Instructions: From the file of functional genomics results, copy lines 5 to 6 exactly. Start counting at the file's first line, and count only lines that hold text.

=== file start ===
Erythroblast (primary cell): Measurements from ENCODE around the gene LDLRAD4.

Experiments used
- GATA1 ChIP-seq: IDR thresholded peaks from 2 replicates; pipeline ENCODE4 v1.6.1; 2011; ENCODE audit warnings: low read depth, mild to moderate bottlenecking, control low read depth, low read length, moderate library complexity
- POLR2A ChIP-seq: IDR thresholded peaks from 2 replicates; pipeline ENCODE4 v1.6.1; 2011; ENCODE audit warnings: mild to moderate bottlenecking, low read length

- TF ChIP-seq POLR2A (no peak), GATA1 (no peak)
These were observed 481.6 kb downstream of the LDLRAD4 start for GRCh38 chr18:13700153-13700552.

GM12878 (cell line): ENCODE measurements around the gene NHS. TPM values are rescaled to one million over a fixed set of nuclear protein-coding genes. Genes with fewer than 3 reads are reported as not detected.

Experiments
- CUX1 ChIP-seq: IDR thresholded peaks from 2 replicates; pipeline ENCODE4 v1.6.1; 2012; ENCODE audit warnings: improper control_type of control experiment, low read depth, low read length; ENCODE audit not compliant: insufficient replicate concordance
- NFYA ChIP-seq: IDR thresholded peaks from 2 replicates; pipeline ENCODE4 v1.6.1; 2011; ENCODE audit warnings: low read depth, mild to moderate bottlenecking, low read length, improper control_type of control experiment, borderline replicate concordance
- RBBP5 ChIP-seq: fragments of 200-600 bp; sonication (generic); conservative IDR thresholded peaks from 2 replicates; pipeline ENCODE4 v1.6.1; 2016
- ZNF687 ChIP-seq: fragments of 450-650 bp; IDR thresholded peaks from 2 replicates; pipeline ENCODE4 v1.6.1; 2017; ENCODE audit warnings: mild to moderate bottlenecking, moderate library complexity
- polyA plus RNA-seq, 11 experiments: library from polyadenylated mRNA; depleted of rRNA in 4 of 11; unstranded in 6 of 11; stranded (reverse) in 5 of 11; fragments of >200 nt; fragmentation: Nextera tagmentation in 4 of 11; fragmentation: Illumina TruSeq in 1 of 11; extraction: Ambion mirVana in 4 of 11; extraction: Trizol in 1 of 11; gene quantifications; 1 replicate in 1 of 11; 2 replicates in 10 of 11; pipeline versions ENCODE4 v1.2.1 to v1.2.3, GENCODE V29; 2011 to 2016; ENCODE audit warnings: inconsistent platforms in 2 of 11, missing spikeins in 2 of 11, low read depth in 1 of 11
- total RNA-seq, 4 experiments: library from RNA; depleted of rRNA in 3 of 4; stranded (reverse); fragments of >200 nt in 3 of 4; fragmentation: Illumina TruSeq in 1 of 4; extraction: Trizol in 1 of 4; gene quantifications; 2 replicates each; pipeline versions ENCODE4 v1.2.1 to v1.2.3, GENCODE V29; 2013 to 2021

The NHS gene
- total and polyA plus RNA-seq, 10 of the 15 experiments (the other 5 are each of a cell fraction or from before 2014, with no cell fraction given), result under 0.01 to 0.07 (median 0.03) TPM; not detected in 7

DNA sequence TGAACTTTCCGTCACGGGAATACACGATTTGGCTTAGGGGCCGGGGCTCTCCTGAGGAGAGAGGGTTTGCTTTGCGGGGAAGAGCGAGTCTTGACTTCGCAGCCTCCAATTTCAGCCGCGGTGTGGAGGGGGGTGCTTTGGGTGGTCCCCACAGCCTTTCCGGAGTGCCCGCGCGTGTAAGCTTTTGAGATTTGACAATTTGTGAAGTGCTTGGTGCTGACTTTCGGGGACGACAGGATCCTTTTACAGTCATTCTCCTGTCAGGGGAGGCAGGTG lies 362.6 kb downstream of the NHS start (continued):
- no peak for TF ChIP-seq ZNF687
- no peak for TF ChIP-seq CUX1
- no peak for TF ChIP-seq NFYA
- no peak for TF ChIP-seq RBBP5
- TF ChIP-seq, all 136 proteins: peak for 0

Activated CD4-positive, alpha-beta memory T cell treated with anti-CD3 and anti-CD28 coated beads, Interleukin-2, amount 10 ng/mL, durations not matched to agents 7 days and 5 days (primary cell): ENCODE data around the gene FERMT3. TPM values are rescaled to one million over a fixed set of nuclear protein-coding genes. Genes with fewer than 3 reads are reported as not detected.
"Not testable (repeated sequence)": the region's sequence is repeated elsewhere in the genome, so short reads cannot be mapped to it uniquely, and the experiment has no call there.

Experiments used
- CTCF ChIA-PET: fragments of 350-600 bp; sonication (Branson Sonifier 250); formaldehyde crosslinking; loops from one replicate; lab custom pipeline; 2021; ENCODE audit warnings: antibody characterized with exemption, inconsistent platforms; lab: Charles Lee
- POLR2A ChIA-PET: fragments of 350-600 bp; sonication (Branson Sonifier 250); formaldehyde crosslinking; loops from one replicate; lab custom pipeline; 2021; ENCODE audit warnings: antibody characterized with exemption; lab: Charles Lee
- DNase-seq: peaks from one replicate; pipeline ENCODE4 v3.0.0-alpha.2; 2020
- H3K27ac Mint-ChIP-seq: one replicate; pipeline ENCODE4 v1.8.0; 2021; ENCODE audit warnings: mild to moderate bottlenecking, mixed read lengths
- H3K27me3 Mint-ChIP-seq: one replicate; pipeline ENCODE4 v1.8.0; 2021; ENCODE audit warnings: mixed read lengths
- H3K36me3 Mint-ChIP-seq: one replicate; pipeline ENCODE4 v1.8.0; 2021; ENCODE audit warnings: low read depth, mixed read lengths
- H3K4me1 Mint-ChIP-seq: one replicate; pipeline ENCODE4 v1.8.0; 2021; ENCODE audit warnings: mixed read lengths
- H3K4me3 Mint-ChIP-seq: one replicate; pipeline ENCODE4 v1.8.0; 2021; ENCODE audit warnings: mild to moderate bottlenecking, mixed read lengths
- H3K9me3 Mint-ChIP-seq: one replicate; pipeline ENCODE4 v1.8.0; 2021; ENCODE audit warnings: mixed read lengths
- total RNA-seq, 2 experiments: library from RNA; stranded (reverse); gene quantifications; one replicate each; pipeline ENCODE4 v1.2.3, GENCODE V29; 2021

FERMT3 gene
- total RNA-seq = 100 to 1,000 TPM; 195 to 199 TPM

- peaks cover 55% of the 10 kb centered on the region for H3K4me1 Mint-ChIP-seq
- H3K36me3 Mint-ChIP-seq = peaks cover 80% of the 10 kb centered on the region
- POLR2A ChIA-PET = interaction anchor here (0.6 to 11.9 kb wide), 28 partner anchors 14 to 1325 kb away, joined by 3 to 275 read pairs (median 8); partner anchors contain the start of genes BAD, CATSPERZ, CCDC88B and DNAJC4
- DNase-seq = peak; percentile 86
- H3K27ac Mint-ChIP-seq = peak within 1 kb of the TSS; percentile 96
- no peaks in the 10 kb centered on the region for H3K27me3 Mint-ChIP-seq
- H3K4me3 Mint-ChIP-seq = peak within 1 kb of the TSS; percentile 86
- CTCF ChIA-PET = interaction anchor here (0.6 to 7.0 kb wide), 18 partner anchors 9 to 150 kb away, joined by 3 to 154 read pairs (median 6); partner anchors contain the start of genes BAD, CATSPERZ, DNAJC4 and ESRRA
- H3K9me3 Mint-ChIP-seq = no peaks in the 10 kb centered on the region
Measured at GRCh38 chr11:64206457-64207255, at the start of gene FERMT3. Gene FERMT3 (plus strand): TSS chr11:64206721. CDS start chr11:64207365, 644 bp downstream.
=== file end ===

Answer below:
- TF ChIP-seq POLR2A (no peak), GATA1 (no peak)
These were observed 481.6 kb downstream of the LDLRAD4 start for GRCh38 chr18:13700153-13700552.